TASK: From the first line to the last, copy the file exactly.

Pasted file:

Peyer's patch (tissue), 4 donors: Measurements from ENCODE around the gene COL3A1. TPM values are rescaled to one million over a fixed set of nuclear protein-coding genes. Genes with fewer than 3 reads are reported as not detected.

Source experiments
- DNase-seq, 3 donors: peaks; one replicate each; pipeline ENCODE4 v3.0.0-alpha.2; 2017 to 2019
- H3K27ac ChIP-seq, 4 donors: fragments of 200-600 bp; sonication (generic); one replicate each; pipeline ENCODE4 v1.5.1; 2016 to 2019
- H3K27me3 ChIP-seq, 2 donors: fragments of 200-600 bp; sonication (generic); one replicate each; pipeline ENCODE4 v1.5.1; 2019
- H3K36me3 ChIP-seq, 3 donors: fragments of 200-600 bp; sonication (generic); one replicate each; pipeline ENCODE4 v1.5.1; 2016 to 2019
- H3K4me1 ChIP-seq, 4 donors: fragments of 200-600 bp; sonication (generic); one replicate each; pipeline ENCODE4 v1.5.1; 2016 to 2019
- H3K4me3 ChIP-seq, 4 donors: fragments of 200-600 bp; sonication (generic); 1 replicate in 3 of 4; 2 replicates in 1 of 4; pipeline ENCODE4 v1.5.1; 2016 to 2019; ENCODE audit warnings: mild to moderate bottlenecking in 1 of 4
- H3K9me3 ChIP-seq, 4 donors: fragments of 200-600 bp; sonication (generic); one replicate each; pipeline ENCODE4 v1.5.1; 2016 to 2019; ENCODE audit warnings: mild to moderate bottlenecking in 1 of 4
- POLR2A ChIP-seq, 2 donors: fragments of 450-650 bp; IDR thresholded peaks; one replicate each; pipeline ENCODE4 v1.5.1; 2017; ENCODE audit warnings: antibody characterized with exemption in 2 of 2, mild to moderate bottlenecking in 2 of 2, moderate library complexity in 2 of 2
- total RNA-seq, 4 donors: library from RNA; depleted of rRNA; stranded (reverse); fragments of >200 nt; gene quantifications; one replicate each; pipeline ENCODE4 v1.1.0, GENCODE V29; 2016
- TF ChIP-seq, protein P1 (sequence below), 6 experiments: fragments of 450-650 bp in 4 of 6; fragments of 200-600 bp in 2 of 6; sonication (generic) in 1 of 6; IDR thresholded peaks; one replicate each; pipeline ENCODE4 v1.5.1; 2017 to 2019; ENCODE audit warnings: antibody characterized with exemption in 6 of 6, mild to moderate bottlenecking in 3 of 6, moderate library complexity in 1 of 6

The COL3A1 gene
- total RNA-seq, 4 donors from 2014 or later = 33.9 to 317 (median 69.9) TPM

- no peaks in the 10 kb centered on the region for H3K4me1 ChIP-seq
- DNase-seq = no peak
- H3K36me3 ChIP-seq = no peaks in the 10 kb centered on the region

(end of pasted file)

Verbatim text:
Peyer's patch (tissue), 4 donors: Measurements from ENCODE around the gene COL3A1. TPM values are rescaled to one million over a fixed set of nuclear protein-coding genes. Genes with fewer than 3 reads are reported as not detected.

Source experiments
- DNase-seq, 3 donors: peaks; one replicate each; pipeline ENCODE4 v3.0.0-alpha.2; 2017 to 2019
- H3K27ac ChIP-seq, 4 donors: fragments of 200-600 bp; sonication (generic); one replicate each; pipeline ENCODE4 v1.5.1; 2016 to 2019
- H3K27me3 ChIP-seq, 2 donors: fragments of 200-600 bp; sonication (generic); one replicate each; pipeline ENCODE4 v1.5.1; 2019
- H3K36me3 ChIP-seq, 3 donors: fragments of 200-600 bp; sonication (generic); one replicate each; pipeline ENCODE4 v1.5.1; 2016 to 2019
- H3K4me1 ChIP-seq, 4 donors: fragments of 200-600 bp; sonication (generic); one replicate each; pipeline ENCODE4 v1.5.1; 2016 to 2019
- H3K4me3 ChIP-seq, 4 donors: fragments of 200-600 bp; sonication (generic); 1 replicate in 3 of 4; 2 replicates in 1 of 4; pipeline ENCODE4 v1.5.1; 2016 to 2019; ENCODE audit warnings: mild to moderate bottlenecking in 1 of 4
- H3K9me3 ChIP-seq, 4 donors: fragments of 200-600 bp; sonication (generic); one replicate each; pipeline ENCODE4 v1.5.1; 2016 to 2019; ENCODE audit warnings: mild to moderate bottlenecking in 1 of 4
- POLR2A ChIP-seq, 2 donors: fragments of 450-650 bp; IDR thresholded peaks; one replicate each; pipeline ENCODE4 v1.5.1; 2017; ENCODE audit warnings: antibody characterized with exemption in 2 of 2, mild to moderate bottlenecking in 2 of 2, moderate library complexity in 2 of 2
- total RNA-seq, 4 donors: library from RNA; depleted of rRNA; stranded (reverse); fragments of >200 nt; gene quantifications; one replicate each; pipeline ENCODE4 v1.1.0, GENCODE V29; 2016
- TF ChIP-seq, protein P1 (sequence below), 6 experiments: fragments of 450-650 bp in 4 of 6; fragments of 200-600 bp in 2 of 6; sonication (generic) in 1 of 6; IDR thresholded peaks; one replicate each; pipeline ENCODE4 v1.5.1; 2017 to 2019; ENCODE audit warnings: antibody characterized with exemption in 6 of 6, mild to moderate bottlenecking in 3 of 6, moderate library complexity in 1 of 6

The COL3A1 gene
- total RNA-seq, 4 donors from 2014 or later = 33.9 to 317 (median 69.9) TPM

- no peaks in the 10 kb centered on the region for H3K4me1 ChIP-seq
- DNase-seq = no peak
- H3K36me3 ChIP-seq = no peaks in the 10 kb centered on the region